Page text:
• 27/12/06: After a conversation or two between me and other programmers (Hobyists), I decided to add an option. If you place an XML file in the Executable directory, then the class will read it and use this to build the commands. It presents the Field names and values in the best manner for the class to process them. I made a small program which will modify an existing XML document and add the schema from the database. The problem is that if you make changes to the database structure, it needs to be updated, so be careful. You could find that for no reason, a Stored procedure will not build, now you know why. If you're going to use it, keep on top of it, otherwise delete it from the folder and the class will just continue anyway.
  • 04/12/06: In order to maintain the high degree of code targeted at SQL Server, I was forced to add two overloads to data.dll. These were added for use with Microsoft Access but could also be used by SQL Server, but only if you chose to use it. All overloads have clear and concise comments indicating "Custom method Targeted at Microsoft Access". I added overload to Data.Dll, and an override on "Generics.cs" to aid in retrieving "SELECT @@IDENTITY".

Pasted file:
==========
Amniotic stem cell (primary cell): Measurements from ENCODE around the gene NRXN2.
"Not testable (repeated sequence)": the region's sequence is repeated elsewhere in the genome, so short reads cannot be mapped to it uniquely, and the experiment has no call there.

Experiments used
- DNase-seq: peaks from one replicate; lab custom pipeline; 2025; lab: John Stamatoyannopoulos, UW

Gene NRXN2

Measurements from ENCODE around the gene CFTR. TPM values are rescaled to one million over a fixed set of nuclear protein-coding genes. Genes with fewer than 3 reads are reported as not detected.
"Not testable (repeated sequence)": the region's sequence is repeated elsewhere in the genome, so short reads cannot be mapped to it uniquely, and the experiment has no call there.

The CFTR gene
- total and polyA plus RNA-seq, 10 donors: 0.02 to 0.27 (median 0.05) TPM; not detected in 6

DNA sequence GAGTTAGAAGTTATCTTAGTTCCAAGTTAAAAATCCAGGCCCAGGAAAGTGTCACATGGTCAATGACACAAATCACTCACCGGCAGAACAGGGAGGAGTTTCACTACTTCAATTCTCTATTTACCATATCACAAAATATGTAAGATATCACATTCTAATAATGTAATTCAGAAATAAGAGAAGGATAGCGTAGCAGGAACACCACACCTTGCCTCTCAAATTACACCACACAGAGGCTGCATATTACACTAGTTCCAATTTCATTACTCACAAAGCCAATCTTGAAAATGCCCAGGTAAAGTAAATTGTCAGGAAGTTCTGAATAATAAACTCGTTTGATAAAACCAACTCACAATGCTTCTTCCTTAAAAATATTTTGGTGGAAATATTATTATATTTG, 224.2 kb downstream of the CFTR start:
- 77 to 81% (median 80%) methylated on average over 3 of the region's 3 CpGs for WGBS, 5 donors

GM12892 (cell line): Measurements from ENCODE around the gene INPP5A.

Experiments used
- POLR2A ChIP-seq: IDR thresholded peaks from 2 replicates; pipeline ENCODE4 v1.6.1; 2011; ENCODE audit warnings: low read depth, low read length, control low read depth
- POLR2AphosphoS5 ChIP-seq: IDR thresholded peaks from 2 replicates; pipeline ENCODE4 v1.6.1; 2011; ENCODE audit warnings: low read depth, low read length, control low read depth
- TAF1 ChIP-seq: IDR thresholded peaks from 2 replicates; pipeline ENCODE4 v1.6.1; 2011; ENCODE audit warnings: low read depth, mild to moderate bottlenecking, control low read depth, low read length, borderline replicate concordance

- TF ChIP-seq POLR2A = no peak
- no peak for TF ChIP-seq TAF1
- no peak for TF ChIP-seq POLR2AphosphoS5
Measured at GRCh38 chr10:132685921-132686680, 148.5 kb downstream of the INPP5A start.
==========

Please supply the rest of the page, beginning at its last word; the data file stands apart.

• 29/11/06: Added support for DataSet Parameters Discovery. I have had a mixture of pros and cons with this, but overall, I am very happy. I am still researching a few more points on this one, other updates could follow.
  • 23/11/06: Added support for SQL Server Query Parameters Discovery. I added this purely for early design help and it did keep my datalayer identical for both types of database.